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Copyright 2007

Field Notes

Name Means: "Heavy claw"
Length: 30 feet (9 m)
Diet: Carnivore (Meat-Eater)
Time: Early Cretaceous
Location: Southern England

The first part of Baryonyx - one of the best known of British dinosaurs - to be discovered was a huge claw. In 1983, the amateur fossil-hunter William Walker happened upon it in a clay pit in Surrey, in southern England. A group of paleontologists from the Natural History Museum in London later visited the site and uncovered most of the skeleton of Baryonyx in the early Cretaceous deposits.

Baryonyx and its relatives, the spinosaurids, were very unusual theropods. The claw that led professional paleontologists to the scene was from the hand. Although saurischian dinosaurs ancestrally had enlarged thumb claws, they were nowhere near as large as those on Baryonyx and other spinosaurids. Baryonyx had very powerful forelimbs, so much so that scientists initially assumed that it was capable of walking on all fours - an idea that has since been discounted. While all theropods had strong, grasping hands, Baryonyx's hands were more massive. This suggested that it made extensive use of them for grappling with prey.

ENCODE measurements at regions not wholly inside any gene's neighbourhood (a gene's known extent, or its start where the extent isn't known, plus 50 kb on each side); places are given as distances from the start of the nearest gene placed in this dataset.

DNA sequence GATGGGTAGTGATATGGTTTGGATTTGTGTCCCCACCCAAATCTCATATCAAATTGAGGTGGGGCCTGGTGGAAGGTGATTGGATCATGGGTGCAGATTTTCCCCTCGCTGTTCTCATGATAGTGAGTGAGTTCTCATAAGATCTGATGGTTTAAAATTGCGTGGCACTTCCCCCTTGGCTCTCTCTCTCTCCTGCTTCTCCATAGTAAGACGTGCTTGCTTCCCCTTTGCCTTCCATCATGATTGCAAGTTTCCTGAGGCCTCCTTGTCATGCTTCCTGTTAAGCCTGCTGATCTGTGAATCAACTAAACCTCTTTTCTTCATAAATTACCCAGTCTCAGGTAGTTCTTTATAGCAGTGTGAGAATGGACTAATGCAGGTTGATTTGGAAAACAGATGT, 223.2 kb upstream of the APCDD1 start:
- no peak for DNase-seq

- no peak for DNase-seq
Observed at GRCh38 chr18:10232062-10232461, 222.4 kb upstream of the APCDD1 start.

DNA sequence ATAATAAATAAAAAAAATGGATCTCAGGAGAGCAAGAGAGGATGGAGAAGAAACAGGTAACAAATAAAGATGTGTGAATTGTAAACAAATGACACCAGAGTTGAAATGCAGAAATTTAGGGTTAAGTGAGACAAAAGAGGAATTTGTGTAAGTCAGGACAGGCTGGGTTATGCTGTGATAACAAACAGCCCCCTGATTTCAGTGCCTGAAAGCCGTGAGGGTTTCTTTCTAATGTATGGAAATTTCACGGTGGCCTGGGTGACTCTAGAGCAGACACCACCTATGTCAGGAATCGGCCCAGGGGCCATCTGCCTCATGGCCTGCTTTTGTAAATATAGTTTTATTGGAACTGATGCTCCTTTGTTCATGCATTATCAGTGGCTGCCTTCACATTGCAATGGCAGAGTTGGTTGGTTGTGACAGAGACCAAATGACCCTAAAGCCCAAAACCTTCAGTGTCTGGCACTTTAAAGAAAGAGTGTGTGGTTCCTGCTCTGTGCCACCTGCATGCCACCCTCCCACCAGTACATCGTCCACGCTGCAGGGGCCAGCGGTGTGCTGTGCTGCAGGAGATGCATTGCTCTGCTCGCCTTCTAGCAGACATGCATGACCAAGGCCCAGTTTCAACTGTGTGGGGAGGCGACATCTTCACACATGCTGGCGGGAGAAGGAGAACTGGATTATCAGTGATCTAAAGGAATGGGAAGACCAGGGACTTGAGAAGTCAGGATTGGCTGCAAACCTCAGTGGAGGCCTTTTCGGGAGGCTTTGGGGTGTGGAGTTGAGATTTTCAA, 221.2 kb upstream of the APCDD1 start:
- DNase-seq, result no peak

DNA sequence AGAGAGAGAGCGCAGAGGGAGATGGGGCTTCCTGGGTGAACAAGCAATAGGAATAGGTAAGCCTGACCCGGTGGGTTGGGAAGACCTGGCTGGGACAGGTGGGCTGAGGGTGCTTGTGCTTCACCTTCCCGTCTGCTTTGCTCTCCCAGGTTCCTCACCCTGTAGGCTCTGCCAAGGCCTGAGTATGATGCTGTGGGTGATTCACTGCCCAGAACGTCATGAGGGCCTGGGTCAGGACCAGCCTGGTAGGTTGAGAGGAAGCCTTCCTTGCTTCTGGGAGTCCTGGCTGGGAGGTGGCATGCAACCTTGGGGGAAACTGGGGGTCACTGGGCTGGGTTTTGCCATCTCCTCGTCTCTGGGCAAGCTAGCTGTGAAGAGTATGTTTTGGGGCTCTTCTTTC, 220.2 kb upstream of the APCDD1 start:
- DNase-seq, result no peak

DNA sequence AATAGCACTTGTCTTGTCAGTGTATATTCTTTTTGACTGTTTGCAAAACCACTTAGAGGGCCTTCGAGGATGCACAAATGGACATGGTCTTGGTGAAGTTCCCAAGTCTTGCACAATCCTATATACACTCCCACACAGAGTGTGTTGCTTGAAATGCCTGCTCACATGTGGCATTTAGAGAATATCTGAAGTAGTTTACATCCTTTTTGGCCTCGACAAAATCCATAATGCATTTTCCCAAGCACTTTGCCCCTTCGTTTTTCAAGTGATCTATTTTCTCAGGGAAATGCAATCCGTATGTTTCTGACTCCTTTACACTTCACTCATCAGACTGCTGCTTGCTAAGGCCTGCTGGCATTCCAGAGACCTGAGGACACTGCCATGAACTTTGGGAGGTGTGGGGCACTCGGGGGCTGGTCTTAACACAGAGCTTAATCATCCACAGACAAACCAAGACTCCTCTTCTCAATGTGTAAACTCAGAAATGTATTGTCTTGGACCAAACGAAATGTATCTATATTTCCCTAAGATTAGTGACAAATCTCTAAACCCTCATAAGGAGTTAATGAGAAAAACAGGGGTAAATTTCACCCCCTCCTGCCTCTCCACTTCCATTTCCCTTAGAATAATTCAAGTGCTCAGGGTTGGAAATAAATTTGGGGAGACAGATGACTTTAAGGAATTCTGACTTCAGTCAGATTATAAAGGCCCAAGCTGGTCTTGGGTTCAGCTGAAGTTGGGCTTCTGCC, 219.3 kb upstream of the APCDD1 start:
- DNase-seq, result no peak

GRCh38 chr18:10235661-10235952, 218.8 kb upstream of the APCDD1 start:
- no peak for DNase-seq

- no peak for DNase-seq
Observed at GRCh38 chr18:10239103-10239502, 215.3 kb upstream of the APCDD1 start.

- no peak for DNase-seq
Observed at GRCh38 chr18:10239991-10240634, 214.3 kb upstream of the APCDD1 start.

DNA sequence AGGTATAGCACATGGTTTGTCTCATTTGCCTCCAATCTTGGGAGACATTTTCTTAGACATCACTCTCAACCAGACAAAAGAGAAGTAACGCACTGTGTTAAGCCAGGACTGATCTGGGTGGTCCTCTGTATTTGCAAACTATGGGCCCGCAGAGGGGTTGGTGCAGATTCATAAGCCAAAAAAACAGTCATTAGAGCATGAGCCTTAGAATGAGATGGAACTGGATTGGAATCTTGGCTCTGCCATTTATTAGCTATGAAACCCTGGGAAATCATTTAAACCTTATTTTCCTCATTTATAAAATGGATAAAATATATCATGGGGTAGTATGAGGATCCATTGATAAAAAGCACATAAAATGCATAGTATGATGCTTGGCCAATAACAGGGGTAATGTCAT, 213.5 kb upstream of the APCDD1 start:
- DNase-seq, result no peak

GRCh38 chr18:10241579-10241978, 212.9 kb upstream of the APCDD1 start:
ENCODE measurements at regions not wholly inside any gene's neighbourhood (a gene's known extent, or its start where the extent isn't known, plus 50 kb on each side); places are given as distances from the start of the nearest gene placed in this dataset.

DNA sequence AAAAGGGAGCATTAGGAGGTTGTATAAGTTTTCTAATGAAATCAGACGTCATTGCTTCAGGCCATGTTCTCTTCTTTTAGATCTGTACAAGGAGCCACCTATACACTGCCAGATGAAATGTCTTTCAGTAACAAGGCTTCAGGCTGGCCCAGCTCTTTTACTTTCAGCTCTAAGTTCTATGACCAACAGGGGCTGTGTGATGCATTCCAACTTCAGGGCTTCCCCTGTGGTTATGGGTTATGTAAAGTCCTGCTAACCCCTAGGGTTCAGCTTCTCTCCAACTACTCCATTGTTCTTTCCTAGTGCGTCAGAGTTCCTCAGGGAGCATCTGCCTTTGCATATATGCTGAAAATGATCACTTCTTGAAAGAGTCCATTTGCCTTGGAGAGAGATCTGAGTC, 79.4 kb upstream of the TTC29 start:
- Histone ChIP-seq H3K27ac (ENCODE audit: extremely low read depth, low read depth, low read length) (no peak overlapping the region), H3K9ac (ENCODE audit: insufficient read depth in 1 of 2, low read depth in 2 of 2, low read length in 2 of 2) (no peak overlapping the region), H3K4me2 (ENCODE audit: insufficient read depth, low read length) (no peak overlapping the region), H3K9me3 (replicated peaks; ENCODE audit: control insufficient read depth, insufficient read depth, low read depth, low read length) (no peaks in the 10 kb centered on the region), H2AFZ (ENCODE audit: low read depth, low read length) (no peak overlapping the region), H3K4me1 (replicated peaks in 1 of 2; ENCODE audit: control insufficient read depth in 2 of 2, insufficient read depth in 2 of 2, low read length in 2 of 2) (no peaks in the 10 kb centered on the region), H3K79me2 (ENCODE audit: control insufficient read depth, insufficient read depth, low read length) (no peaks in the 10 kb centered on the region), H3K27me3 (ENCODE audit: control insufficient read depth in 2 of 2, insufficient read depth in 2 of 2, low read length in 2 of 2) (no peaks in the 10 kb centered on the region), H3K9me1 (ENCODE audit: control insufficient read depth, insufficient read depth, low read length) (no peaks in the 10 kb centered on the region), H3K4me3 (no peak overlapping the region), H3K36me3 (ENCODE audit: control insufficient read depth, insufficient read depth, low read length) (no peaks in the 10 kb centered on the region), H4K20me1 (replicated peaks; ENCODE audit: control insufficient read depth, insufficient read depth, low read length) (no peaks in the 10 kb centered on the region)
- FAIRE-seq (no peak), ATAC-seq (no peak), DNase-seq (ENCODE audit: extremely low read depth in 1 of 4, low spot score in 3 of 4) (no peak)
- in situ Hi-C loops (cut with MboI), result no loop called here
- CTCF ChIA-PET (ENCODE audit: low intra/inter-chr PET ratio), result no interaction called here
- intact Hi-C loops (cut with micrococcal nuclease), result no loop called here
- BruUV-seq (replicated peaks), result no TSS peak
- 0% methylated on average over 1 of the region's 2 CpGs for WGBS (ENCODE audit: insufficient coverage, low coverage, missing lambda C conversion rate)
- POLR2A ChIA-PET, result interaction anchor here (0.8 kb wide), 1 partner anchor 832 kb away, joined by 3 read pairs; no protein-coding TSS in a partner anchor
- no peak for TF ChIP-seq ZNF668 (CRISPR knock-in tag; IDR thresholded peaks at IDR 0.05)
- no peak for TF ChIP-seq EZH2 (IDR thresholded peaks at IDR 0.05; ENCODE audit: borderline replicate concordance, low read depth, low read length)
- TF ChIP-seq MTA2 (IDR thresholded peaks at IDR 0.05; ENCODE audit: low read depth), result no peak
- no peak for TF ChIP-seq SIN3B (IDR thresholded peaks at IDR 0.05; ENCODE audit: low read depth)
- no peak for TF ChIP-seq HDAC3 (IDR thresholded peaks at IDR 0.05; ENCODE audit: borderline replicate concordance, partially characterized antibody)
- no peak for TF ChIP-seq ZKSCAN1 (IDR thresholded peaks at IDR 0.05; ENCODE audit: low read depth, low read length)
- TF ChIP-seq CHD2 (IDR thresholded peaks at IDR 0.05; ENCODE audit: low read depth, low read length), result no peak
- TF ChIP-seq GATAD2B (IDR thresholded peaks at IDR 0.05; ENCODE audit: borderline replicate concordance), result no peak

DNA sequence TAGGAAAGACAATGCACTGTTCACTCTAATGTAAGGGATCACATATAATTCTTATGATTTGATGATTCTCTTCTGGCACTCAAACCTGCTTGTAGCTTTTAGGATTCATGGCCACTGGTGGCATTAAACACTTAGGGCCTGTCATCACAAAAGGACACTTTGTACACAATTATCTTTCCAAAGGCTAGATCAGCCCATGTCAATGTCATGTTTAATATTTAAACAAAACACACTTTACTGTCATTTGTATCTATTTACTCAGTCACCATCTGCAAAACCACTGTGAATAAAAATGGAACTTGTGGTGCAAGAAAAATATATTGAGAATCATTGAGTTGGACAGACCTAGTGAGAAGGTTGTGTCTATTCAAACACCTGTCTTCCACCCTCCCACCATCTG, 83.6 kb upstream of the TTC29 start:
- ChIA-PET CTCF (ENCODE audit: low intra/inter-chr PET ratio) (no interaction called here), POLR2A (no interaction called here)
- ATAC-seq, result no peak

Some researchers have suggested that Baryonyx was principally a fish-eater and that it used its hands to grasp fish and its long, slender snout to snap prey out of the water. Living crocodiles that specialize in catching fish often have similarly slender jaws. Baryonyx's teeth were less flattened than the teeth of most theropods and they were very finely serrated. This feature, coupled with the thin jaws, has led many scientists to conclude that Baryonyx was not capable of attacking and bringing down large animals, and so lends support to the theory of a fish diet.

The fact that Iguanadon bones were found in Baryonyx's ribcage may suggest that it sets its sights on larger prey. However, there is no way of knowing whether Baryonyx killed this Iguanadon. It may simply have happened upon, and scavenged, an Iguanadon corpse.

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2006 - 2011 Content by Gavin Robinson.